By David McLaughlin, New York University / NYU Shanghai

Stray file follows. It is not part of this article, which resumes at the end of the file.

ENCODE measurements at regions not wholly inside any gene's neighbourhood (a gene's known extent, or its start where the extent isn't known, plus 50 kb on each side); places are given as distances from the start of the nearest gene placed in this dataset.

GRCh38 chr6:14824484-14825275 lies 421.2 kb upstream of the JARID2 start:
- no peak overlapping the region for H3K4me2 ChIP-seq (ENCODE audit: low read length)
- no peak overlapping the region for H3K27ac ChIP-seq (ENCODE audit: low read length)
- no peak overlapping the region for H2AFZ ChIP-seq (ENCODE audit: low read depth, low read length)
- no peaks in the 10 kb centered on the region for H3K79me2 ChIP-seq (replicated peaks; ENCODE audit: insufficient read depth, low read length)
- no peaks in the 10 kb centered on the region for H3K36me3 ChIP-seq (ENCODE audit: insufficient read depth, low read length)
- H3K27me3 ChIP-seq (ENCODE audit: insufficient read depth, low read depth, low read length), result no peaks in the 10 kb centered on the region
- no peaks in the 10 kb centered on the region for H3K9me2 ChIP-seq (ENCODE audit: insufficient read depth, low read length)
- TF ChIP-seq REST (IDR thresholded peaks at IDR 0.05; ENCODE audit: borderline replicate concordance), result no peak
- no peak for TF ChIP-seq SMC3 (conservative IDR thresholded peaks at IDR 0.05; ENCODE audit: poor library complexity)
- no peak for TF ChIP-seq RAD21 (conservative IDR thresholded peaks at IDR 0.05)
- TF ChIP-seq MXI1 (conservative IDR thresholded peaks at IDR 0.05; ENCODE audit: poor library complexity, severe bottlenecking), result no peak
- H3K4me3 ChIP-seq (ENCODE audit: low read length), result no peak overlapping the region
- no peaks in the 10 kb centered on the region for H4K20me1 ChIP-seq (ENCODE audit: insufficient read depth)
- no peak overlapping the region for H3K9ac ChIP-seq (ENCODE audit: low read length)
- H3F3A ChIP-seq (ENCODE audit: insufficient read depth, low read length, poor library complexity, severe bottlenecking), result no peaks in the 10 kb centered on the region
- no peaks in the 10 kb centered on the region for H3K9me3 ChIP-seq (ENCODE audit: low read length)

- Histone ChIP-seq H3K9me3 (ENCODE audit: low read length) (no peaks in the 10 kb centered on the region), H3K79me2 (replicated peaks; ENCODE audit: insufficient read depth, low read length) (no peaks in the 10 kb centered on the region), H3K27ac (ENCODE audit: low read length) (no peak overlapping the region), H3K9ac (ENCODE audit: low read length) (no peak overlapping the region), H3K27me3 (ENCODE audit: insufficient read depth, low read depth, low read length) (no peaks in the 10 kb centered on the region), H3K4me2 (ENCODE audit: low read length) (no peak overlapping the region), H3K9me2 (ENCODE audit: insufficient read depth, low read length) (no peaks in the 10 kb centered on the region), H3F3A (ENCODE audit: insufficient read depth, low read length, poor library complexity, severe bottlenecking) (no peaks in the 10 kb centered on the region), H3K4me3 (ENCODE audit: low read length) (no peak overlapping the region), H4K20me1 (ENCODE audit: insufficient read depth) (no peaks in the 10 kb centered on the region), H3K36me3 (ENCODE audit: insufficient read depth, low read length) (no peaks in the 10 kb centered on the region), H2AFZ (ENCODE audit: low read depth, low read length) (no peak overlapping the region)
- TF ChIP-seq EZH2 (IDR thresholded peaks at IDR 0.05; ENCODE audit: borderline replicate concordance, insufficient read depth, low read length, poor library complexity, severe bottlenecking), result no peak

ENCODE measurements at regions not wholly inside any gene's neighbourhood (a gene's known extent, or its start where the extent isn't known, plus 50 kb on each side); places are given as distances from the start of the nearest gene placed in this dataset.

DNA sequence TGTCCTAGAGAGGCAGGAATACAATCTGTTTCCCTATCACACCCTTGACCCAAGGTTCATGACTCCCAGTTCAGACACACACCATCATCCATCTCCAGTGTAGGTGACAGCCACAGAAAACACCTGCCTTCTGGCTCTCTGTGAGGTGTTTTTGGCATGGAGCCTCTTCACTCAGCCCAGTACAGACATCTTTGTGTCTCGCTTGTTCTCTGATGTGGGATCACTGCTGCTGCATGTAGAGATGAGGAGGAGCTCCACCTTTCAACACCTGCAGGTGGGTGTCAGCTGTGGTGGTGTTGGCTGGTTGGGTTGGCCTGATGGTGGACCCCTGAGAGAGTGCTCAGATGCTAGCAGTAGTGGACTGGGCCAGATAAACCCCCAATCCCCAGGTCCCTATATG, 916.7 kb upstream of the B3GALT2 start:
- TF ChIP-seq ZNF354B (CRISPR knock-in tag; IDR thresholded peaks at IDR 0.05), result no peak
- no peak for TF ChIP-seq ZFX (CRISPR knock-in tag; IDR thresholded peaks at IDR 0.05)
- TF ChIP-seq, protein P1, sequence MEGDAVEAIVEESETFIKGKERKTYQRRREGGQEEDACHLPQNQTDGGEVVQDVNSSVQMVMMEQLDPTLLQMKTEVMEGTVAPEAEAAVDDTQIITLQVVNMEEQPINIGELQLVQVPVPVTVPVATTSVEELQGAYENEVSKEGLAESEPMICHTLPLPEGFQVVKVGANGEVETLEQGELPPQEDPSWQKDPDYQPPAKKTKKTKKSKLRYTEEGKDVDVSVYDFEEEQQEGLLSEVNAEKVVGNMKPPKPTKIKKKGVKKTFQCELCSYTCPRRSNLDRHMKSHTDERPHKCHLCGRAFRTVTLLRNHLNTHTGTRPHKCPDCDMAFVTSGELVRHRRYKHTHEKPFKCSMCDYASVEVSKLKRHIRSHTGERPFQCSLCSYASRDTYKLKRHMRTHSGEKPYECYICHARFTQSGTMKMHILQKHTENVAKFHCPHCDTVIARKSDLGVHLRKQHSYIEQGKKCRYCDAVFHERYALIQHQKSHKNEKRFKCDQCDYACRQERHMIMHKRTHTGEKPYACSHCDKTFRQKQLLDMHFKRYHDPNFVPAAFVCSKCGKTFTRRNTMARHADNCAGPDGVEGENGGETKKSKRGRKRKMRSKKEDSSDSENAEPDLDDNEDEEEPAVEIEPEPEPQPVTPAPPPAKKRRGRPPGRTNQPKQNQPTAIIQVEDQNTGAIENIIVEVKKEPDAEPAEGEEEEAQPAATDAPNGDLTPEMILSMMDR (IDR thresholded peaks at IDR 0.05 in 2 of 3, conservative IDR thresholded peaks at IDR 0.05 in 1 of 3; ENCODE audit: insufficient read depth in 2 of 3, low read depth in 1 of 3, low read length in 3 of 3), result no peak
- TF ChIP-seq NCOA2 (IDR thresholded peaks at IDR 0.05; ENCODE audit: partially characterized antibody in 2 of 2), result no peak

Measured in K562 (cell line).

Many mammals (cat, monkey) possess ordered maps of orientation preference in the primary visual cortex. On the other hand, rodents (rat, mouse) have orientation preference mapped in a disordered or "salt and pepper" fashion. We develop a large-scale computational model of the input layer of primary visual cortex for Macaque monkey and for mouse -- models that capture the effects on orientation selectivity of ordered vs disordered maps of orientation preference. The mouse model reproduces the effects on "thalamus to cortical", and "cortical to cortical", excitation which have been observed in recent optogenetic experiments from the Scanziani Lab. We analyze the mechanisms by which the computer model achieves these effects in the presence of a disordered map of orientation preference.